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Publication numberUS20090309722 A1
Publication typeApplication
Application numberUS 12/262,532
Publication dateDec 17, 2009
Filing dateOct 31, 2008
Priority dateJun 16, 2008
Also published asUS7965184, US7982604, US7982610, US8078534, US8164451, US8341077, US8550338, US8556167, US8571948, US8577802, US20110210826, WO2009155262A1
Publication number12262532, 262532, US 2009/0309722 A1, US 2009/309722 A1, US 20090309722 A1, US 20090309722A1, US 2009309722 A1, US 2009309722A1, US-A1-20090309722, US-A1-2009309722, US2009/0309722A1, US2009/309722A1, US20090309722 A1, US20090309722A1, US2009309722 A1, US2009309722A1
InventorsMichelle Nichols, Todd Atwood, James Heddleson, Karen Garnett, Elizabeth S. Votaw, Felix Mon
Original AssigneeBank Of America Corporation
Export CitationBiBTeX, EndNote, RefMan
External Links: USPTO, USPTO Assignment, Espacenet
Tamper-indicating monetary package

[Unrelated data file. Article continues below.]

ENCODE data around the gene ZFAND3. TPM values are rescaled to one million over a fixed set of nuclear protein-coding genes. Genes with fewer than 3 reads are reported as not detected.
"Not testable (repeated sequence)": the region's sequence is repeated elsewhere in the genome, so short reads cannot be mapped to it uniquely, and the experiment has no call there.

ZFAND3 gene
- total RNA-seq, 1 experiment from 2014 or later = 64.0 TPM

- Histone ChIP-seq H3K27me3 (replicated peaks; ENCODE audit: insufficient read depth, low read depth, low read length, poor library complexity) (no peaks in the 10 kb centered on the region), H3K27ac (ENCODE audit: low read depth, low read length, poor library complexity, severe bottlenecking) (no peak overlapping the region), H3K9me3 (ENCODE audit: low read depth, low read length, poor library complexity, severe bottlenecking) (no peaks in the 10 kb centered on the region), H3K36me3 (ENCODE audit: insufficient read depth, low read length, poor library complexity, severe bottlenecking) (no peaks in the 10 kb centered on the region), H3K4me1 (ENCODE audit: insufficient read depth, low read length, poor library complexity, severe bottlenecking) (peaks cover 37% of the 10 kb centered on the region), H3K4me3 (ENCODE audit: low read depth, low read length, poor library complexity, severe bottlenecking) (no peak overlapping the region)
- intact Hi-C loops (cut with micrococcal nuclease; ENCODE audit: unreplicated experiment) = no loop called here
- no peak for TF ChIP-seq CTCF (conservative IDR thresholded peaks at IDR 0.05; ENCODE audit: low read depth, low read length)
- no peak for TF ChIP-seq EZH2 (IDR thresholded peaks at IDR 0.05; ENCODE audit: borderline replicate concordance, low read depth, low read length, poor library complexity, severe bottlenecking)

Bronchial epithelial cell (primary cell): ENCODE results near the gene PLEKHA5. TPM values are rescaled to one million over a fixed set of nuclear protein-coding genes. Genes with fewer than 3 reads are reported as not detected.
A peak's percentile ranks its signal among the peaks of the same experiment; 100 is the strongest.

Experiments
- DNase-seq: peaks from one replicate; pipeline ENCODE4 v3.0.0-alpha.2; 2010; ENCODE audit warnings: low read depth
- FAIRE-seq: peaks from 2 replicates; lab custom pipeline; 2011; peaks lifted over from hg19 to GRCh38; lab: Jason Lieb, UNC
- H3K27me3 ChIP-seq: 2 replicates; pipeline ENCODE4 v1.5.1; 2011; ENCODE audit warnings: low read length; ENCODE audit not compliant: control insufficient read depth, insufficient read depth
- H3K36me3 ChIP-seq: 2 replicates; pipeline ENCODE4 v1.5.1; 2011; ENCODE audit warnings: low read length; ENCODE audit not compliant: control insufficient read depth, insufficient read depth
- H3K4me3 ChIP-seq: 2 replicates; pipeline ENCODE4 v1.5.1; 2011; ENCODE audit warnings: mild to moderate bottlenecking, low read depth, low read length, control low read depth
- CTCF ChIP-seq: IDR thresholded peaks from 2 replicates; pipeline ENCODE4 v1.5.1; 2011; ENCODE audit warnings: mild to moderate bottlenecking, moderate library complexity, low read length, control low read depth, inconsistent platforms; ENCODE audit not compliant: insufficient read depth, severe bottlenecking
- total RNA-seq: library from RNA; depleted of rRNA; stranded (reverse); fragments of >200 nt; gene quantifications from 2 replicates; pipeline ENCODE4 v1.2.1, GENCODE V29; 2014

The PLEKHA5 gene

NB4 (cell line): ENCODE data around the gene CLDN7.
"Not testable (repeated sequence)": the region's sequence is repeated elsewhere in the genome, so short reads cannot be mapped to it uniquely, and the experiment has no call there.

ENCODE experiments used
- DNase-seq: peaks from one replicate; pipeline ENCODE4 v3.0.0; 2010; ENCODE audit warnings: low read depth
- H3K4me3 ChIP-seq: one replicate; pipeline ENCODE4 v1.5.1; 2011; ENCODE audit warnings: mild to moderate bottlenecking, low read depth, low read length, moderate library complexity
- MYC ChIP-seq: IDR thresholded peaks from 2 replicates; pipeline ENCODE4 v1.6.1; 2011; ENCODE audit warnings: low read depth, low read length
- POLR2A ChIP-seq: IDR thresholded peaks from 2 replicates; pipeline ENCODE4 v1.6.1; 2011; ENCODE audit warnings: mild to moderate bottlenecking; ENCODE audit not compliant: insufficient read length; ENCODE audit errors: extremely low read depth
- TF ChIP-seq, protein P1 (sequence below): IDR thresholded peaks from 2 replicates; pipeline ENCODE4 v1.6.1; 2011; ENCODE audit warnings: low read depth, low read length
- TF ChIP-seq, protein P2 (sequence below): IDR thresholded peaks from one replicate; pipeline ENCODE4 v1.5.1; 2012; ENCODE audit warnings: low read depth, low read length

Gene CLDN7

US 20090309722 A1
Abstract
A monetary package capable of detecting and communicating tampering is described. The monetary package may comprise a container having a volume configured to hold monetary items such as currency, checks, and negotiable instruments, a sensor configured to detect an opening of the container, a device coupled to the sensor and configured to store data responsive to the sensor detecting the opening of the container, and a transmitter configured to wirelessly send the stored data
Images(11)
Previous page
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Claims(20)
1. A monetary package, comprising:
a container having a volume configured to hold monetary items;
a sensor configured to detect an opening of the container;
a device coupled to the sensor and configured to store data responsive to the sensor detecting the opening of the container; and
a transmitter configured to wirelessly send the stored data.
2. The monetary package of claim 1, wherein the container is a bag.
3. The monetary package of claim 1, wherein the container is a box.
4. The monetary package of claim 1, wherein the sensor comprises a light sensor configured to sense a presence of light.